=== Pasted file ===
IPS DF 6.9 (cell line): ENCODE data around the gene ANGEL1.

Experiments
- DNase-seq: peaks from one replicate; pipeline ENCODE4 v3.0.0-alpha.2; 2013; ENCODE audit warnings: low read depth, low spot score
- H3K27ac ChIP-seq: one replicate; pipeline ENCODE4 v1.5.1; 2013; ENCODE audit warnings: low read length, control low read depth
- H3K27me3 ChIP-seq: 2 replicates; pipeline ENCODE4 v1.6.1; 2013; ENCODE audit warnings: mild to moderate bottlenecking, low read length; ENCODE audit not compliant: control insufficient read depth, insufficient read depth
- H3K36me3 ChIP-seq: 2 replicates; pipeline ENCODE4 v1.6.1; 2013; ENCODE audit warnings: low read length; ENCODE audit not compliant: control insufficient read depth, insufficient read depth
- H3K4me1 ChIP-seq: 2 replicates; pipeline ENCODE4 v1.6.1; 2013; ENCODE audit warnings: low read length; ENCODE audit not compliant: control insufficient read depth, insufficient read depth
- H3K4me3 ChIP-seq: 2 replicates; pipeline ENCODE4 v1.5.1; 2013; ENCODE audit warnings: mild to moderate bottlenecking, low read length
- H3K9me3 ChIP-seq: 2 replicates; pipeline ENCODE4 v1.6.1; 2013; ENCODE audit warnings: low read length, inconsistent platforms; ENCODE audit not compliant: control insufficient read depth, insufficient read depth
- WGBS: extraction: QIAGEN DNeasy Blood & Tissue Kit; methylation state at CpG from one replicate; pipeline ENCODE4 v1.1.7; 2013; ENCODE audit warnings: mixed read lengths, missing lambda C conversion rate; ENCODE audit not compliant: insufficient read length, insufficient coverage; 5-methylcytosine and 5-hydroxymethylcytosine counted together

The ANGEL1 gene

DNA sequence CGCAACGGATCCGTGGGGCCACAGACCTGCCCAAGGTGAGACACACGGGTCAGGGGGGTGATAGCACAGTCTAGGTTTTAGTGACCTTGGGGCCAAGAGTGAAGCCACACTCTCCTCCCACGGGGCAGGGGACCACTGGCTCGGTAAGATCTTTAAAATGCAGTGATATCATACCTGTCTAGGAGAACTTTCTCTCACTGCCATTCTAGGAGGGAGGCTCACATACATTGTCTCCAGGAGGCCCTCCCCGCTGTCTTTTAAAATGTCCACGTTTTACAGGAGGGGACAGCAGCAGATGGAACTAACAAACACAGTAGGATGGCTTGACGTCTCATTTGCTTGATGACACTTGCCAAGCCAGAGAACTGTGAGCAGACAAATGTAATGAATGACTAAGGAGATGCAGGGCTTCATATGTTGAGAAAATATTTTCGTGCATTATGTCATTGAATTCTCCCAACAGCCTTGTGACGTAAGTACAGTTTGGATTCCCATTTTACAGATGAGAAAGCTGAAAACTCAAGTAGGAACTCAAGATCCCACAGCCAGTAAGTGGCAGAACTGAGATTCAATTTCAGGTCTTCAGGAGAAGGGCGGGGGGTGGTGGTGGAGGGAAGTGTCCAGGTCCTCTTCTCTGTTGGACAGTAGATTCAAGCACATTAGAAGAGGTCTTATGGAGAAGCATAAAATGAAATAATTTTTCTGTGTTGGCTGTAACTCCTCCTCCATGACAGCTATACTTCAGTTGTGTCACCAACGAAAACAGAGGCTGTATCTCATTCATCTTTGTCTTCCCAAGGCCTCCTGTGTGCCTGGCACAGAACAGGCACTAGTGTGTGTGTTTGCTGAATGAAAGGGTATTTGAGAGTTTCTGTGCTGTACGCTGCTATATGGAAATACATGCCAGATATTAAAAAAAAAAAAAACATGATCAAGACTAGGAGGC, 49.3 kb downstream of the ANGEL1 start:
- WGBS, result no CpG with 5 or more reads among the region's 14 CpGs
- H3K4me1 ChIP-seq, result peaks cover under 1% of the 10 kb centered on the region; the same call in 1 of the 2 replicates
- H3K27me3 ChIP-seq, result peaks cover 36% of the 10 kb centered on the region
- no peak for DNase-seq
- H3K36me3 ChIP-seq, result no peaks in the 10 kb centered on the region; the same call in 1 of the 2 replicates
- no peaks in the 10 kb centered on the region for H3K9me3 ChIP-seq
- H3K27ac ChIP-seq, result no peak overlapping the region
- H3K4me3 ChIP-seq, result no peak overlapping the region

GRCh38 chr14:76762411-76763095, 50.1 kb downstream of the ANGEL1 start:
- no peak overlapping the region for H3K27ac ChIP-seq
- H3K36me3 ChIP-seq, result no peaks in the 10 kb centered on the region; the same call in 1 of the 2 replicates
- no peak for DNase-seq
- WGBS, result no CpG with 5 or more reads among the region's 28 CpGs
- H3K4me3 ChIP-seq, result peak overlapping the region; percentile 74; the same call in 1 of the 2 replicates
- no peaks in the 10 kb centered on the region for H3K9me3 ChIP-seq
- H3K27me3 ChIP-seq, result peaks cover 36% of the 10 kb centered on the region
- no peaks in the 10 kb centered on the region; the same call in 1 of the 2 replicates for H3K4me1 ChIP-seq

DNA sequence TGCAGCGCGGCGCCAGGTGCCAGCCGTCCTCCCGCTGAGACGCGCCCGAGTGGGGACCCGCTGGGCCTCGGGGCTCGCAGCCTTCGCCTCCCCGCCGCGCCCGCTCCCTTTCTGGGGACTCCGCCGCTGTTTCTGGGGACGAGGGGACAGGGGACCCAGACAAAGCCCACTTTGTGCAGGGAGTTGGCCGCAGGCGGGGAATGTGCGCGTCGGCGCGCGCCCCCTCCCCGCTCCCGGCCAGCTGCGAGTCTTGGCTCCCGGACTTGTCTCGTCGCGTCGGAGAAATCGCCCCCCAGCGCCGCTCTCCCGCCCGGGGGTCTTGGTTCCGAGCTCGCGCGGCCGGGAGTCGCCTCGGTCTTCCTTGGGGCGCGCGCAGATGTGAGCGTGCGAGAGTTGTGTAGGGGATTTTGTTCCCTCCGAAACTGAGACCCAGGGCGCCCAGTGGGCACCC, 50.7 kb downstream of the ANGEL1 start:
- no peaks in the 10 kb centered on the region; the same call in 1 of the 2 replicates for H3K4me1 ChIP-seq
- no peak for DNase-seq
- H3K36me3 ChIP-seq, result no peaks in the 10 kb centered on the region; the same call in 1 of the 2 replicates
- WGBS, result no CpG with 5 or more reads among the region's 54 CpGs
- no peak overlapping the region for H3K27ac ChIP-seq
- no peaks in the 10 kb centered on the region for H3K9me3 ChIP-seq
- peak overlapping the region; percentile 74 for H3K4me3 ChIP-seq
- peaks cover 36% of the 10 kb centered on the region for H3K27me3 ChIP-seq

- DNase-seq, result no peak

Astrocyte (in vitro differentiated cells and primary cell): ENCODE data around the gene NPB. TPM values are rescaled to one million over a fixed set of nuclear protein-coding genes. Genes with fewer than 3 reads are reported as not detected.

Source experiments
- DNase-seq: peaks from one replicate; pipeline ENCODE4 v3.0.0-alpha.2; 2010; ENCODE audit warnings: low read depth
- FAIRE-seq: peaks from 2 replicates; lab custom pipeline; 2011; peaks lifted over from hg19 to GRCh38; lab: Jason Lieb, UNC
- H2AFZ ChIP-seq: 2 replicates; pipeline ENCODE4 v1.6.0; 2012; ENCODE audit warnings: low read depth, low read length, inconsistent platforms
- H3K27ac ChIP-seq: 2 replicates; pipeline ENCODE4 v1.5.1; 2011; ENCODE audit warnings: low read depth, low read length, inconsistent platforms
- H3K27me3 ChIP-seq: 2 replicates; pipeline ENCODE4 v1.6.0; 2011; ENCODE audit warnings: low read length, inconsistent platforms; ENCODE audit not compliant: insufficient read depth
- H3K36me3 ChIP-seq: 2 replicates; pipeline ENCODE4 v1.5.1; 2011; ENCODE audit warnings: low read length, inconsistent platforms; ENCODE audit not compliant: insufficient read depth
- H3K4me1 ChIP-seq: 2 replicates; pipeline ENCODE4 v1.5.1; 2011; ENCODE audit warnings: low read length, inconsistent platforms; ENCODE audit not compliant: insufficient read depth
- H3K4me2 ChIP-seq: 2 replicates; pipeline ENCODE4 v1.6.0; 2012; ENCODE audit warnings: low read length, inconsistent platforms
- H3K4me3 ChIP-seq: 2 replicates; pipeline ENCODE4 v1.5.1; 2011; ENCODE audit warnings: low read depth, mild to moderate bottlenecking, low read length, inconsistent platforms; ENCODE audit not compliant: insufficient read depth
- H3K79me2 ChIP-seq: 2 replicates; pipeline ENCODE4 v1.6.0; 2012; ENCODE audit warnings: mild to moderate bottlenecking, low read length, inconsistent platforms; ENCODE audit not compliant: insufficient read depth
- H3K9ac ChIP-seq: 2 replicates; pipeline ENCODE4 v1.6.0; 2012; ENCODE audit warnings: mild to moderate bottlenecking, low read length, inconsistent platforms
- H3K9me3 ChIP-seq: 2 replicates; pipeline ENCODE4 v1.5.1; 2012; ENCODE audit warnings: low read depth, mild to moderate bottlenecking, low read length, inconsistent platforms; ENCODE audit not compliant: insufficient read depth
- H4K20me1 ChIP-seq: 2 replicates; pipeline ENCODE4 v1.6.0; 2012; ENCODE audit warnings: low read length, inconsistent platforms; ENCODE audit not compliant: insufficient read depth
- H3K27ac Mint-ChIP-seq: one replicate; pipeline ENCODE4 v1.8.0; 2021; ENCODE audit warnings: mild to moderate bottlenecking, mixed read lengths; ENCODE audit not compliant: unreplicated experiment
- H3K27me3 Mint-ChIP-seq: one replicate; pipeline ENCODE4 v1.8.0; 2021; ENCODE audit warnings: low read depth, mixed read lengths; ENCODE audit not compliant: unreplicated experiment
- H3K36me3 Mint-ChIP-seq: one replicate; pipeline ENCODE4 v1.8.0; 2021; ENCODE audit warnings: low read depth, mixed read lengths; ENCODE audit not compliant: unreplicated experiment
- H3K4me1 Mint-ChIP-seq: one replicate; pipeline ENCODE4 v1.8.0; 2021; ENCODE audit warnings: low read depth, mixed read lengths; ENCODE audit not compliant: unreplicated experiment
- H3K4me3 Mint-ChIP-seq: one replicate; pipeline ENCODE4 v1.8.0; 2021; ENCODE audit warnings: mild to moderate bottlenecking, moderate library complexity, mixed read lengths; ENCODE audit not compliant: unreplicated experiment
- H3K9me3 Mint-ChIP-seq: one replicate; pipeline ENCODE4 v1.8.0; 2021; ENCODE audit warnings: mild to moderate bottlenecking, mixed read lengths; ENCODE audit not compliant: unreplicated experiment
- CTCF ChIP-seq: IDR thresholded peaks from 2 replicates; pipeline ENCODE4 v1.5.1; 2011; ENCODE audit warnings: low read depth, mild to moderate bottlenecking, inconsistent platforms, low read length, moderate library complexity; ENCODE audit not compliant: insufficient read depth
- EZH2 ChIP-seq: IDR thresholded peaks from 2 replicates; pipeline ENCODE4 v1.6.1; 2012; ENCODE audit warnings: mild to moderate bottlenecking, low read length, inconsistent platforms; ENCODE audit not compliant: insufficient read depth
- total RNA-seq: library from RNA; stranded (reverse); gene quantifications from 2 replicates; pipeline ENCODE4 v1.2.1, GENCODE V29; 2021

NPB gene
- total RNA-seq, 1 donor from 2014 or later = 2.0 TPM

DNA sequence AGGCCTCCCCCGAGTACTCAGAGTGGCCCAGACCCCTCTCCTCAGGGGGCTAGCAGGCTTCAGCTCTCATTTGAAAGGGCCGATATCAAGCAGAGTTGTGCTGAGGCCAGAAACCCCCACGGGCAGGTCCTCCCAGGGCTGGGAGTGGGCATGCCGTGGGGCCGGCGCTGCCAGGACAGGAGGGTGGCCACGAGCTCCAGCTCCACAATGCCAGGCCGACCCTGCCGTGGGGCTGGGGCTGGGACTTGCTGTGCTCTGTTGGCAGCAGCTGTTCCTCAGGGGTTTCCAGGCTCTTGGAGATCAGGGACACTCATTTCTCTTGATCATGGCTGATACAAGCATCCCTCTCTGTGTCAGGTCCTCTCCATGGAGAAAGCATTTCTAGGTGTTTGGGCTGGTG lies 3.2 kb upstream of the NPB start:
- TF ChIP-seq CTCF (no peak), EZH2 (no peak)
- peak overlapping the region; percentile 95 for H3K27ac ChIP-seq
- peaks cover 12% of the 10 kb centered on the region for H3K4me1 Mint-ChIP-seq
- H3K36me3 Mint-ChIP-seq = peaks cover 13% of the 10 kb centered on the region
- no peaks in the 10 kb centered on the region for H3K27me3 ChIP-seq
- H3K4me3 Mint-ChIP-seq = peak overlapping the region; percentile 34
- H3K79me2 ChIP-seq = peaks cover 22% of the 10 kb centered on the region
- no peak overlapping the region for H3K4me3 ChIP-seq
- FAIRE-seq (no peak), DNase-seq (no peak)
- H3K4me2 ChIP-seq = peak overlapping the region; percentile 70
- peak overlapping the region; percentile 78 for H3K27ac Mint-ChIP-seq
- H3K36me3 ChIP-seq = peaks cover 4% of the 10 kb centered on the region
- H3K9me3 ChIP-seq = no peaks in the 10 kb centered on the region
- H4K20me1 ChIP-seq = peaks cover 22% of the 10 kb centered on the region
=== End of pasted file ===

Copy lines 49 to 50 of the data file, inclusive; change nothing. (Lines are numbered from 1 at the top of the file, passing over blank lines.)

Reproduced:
- H3K4me2 ChIP-seq: 2 replicates; pipeline ENCODE4 v1.6.0; 2012; ENCODE audit warnings: low read length, inconsistent platforms
- H3K4me3 ChIP-seq: 2 replicates; pipeline ENCODE4 v1.5.1; 2011; ENCODE audit warnings: low read depth, mild to moderate bottlenecking, low read length, inconsistent platforms; ENCODE audit not compliant: insufficient read depth